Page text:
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Registration of E-bikes from Mainland China Continues, Despite EU Producers’ Withdrawal Request

As previously reported in "EU Producers of E-bikes withdraw Registration Requests in Dumping and Subsidy Case Against Mainland China", and as a surprising development in the EU anti-dumping and anti-subsidy investigations with regard to imports of e-bikes from mainland China, EBMA had informed the European Commission of its wish to withdraw its registration requests in a letter dated 8 October 2018. In that letter, EBMA did not provide any reasons for the withdrawal of the requests.

Indeed, EBMA had initially submitted its registration requests to the Commission in both the anti-dumping and the anti-subsidy investigations on 31 January 2018. According to EBMA, registration was felt to be justified due to the fact that significant injury to the Union industry was (it claimed) being caused by an acceleration of low-priced imports, which were undermining the remedial effect of potential definitive duties by allowing stockpiling ahead of the 2018 selling season.

In short, EBMA had requested that imports of e-bikes be made subject to registration so that definitive anti-dumping and countervailing measures, if imposed, could be applied retroactively to those registered imports.

The Commission followed EBMA’s argumentation and, by means of Implementing Regulation 2018/671, directed the national customs authorities to take the appropriate steps to register EU imports of e-bikes from mainland China from 4 May 2018. This registration created the possibility for a retroactive application of potential definitive duties from 4 May 2018.

Logically, the potential retroactive collection of anti-dumping and countervailing duties created a large amount of legal uncertainty for EU importers. While the withdrawal of the registration requests would put an end to such uncertainty, coming as a huge relief to Chinese mainland exporters as well as many European companies, it now appears that the Commission is not planning to consider EBMA’s withdrawal request until the final assessment of the anti-dumping and anti-subsidy investigations. This means, in turn, that the registration measure could continue until January 2019 and that, as a consequence, the uncertainty as to whether the Commission will impose the definitive duties retroactively on EU imports of e-bikes from mainland China as from 4 May 2018 will also continue until that moment in time.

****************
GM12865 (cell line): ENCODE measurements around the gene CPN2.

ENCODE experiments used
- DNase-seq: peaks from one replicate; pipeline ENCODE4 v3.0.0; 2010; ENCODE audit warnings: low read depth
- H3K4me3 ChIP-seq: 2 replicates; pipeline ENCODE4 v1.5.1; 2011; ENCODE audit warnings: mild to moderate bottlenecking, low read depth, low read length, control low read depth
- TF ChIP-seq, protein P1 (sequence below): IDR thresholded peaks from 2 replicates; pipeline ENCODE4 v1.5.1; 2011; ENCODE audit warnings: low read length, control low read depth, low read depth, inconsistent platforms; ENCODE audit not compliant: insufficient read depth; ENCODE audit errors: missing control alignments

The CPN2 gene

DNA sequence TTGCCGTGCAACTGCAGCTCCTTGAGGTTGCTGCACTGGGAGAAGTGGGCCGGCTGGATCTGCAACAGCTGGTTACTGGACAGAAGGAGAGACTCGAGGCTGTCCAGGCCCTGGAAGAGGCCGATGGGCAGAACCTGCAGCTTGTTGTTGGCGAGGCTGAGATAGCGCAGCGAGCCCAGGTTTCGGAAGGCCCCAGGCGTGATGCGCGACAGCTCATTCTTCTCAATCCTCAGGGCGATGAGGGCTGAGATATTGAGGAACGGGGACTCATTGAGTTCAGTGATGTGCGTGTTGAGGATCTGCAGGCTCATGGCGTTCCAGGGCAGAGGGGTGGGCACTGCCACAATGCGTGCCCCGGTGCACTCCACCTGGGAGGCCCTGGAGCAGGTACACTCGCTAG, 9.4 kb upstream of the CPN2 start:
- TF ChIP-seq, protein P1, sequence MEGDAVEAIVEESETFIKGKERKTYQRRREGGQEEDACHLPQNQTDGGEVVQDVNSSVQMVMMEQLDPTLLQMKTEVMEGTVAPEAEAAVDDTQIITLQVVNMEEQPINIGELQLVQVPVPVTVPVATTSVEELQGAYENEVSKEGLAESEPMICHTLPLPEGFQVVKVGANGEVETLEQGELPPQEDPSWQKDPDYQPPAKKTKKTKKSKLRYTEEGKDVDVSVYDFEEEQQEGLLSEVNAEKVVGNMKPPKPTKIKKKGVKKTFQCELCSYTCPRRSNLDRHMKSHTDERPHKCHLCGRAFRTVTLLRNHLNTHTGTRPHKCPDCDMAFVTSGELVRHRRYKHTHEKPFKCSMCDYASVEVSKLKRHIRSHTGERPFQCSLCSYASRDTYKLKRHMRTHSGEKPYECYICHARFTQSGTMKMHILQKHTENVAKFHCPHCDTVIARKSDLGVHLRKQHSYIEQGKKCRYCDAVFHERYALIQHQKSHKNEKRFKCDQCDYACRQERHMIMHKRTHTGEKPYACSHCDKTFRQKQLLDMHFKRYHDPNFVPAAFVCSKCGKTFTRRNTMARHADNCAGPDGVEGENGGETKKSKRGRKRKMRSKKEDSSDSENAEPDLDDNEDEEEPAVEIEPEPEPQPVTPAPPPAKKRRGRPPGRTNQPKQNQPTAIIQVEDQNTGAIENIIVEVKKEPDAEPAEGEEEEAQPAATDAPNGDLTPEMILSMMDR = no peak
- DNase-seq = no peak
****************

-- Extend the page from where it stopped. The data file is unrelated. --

Hong Kong sellers of e-bikes made in mainland China should also be aware of the fact that two EU importers have filed a motion with the EU General Court to strike down the Commission’s decision on registration, thereby seeking annulment of Regulation 2018/671.

As background, it will be recalled that, on 20 October 2017, the Commission initiated an anti-dumping investigation with regard to imports of “cycles, with pedal assistance, with an auxiliary electric motor” originating in mainland China. The Commission launched the investigation following a complaint lodged on 8 September 2017 by EBMA. This investigation is said to be one of the EU’s biggest trade defence cases, worth up to 400 million euros. On 21 December 2017, the Commission initiated a separate anti-subsidy investigation with regard to those same imports.

With regard to the anti-dumping investigation, through Implementing Regulation 2018/1012, the Commission imposed provisional anti-dumping duties ranging from 21.8 to 83.6 percent from 19 July 2018. According to Trade Commissioner Cecilia Malmström, definitive anti-dumping duties will be imposed, at the latest, on 18 January 2019.

With regard to the anti-subsidy investigation, the deadline for imposing provisional countervailing duties has already expired. The deadline for imposing definitive countervailing duties is 19 January 2019. Taking into account that this will be a Saturday, the Commission will likely impose the definitive countervailing duties on 18 January 2019, together with the imposition of the definitive anti-dumping duties.

Content provided by Picture: HKTDC Research
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